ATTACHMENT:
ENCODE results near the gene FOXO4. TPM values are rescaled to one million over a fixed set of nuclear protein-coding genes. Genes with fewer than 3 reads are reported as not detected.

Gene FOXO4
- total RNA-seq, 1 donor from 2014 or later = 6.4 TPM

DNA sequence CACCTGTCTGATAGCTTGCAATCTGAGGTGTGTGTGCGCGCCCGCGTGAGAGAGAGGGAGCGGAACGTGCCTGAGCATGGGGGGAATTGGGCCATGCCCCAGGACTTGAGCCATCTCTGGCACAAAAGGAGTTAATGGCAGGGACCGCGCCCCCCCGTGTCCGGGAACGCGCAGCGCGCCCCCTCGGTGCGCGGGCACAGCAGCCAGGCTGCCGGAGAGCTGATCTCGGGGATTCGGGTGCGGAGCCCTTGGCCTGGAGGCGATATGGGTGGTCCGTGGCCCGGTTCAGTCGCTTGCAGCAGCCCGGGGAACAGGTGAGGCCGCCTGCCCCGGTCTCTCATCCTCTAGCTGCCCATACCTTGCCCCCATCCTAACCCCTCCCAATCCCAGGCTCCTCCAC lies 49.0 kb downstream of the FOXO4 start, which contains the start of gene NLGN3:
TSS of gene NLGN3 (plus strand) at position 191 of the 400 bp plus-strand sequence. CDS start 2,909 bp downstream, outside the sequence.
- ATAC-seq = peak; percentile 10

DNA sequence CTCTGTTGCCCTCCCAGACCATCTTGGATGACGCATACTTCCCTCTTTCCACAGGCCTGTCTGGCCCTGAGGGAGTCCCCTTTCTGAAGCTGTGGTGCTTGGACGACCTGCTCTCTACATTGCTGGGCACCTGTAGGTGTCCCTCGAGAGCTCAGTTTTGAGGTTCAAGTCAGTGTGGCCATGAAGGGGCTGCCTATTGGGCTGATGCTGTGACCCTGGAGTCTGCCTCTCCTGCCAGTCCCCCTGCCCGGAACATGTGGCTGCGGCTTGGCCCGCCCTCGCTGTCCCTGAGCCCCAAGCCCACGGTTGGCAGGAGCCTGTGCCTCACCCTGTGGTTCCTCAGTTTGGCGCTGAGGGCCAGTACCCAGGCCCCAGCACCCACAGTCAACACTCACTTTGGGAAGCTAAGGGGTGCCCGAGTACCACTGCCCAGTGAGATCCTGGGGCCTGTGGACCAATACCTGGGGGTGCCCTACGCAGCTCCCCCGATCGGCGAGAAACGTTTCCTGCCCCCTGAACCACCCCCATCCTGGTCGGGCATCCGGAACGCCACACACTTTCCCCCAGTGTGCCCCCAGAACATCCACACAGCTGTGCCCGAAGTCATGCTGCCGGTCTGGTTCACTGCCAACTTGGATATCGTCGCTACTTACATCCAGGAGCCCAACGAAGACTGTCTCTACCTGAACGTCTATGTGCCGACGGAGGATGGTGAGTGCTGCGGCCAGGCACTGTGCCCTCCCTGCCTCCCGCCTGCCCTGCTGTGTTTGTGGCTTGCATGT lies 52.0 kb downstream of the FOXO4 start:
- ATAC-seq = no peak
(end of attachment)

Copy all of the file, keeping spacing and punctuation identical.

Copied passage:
ENCODE results near the gene FOXO4. TPM values are rescaled to one million over a fixed set of nuclear protein-coding genes. Genes with fewer than 3 reads are reported as not detected.

Gene FOXO4
- total RNA-seq, 1 donor from 2014 or later = 6.4 TPM

DNA sequence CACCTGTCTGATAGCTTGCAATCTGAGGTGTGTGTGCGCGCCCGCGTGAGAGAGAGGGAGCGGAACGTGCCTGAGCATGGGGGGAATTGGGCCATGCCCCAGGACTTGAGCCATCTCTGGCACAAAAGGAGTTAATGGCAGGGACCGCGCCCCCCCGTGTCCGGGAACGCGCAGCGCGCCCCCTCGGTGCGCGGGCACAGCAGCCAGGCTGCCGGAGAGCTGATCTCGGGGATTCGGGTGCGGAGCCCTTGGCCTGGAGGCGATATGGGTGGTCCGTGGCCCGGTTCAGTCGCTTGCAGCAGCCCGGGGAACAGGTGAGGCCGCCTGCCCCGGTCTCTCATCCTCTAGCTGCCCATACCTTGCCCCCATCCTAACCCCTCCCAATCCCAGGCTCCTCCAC lies 49.0 kb downstream of the FOXO4 start, which contains the start of gene NLGN3:
TSS of gene NLGN3 (plus strand) at position 191 of the 400 bp plus-strand sequence. CDS start 2,909 bp downstream, outside the sequence.
- ATAC-seq = peak; percentile 10

DNA sequence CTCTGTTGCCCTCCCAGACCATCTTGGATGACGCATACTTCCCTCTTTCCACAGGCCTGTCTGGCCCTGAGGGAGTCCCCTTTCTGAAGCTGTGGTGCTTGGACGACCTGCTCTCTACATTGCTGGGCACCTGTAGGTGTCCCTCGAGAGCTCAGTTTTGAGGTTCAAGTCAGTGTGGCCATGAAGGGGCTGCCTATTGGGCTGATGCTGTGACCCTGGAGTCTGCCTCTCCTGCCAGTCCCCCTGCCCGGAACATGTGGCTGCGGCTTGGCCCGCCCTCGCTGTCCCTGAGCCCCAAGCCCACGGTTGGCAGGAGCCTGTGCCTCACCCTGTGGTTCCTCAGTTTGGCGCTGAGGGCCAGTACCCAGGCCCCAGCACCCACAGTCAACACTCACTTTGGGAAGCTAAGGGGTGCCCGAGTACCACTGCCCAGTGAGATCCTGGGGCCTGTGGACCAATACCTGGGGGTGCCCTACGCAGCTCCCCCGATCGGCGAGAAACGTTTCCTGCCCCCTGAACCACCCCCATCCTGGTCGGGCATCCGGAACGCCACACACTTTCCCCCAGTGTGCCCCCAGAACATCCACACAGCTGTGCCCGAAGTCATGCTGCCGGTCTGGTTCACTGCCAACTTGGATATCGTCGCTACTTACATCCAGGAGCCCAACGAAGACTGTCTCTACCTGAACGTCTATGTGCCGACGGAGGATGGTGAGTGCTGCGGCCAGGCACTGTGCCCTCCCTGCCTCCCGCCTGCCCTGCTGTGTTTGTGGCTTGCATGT lies 52.0 kb downstream of the FOXO4 start:
- ATAC-seq = no peak